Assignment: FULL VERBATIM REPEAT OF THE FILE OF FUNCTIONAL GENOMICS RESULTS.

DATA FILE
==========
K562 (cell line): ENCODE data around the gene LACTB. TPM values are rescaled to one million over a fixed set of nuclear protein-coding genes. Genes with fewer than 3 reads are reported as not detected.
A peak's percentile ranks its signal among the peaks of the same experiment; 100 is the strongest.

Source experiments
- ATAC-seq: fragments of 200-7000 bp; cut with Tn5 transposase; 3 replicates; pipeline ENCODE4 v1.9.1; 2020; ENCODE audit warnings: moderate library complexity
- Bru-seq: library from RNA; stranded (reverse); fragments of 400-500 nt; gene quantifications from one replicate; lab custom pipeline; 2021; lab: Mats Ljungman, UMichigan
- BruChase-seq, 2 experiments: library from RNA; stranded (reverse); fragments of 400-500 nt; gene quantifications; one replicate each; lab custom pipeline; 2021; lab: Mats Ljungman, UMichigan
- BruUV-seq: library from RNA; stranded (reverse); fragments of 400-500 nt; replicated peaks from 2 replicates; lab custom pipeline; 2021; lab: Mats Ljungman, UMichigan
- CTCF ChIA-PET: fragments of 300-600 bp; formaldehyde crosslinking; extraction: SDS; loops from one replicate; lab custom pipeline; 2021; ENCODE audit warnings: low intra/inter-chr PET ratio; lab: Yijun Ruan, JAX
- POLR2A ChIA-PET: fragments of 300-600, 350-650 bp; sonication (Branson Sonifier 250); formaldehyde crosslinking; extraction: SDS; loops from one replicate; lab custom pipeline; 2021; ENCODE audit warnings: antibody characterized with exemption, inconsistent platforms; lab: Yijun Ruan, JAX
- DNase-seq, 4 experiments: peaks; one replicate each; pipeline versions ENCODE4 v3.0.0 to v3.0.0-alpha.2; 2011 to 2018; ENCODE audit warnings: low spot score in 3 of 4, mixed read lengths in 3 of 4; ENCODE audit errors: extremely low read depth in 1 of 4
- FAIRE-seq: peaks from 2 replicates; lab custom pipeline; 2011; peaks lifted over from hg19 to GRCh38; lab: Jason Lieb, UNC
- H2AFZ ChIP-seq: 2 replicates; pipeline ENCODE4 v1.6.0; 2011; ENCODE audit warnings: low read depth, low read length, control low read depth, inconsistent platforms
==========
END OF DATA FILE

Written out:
K562 (cell line): ENCODE data around the gene LACTB. TPM values are rescaled to one million over a fixed set of nuclear protein-coding genes. Genes with fewer than 3 reads are reported as not detected.
A peak's percentile ranks its signal among the peaks of the same experiment; 100 is the strongest.

Source experiments
- ATAC-seq: fragments of 200-7000 bp; cut with Tn5 transposase; 3 replicates; pipeline ENCODE4 v1.9.1; 2020; ENCODE audit warnings: moderate library complexity
- Bru-seq: library from RNA; stranded (reverse); fragments of 400-500 nt; gene quantifications from one replicate; lab custom pipeline; 2021; lab: Mats Ljungman, UMichigan
- BruChase-seq, 2 experiments: library from RNA; stranded (reverse); fragments of 400-500 nt; gene quantifications; one replicate each; lab custom pipeline; 2021; lab: Mats Ljungman, UMichigan
- BruUV-seq: library from RNA; stranded (reverse); fragments of 400-500 nt; replicated peaks from 2 replicates; lab custom pipeline; 2021; lab: Mats Ljungman, UMichigan
- CTCF ChIA-PET: fragments of 300-600 bp; formaldehyde crosslinking; extraction: SDS; loops from one replicate; lab custom pipeline; 2021; ENCODE audit warnings: low intra/inter-chr PET ratio; lab: Yijun Ruan, JAX
- POLR2A ChIA-PET: fragments of 300-600, 350-650 bp; sonication (Branson Sonifier 250); formaldehyde crosslinking; extraction: SDS; loops from one replicate; lab custom pipeline; 2021; ENCODE audit warnings: antibody characterized with exemption, inconsistent platforms; lab: Yijun Ruan, JAX
- DNase-seq, 4 experiments: peaks; one replicate each; pipeline versions ENCODE4 v3.0.0 to v3.0.0-alpha.2; 2011 to 2018; ENCODE audit warnings: low spot score in 3 of 4, mixed read lengths in 3 of 4; ENCODE audit errors: extremely low read depth in 1 of 4
- FAIRE-seq: peaks from 2 replicates; lab custom pipeline; 2011; peaks lifted over from hg19 to GRCh38; lab: Jason Lieb, UNC
- H2AFZ ChIP-seq: 2 replicates; pipeline ENCODE4 v1.6.0; 2011; ENCODE audit warnings: low read depth, low read length, control low read depth, inconsistent platforms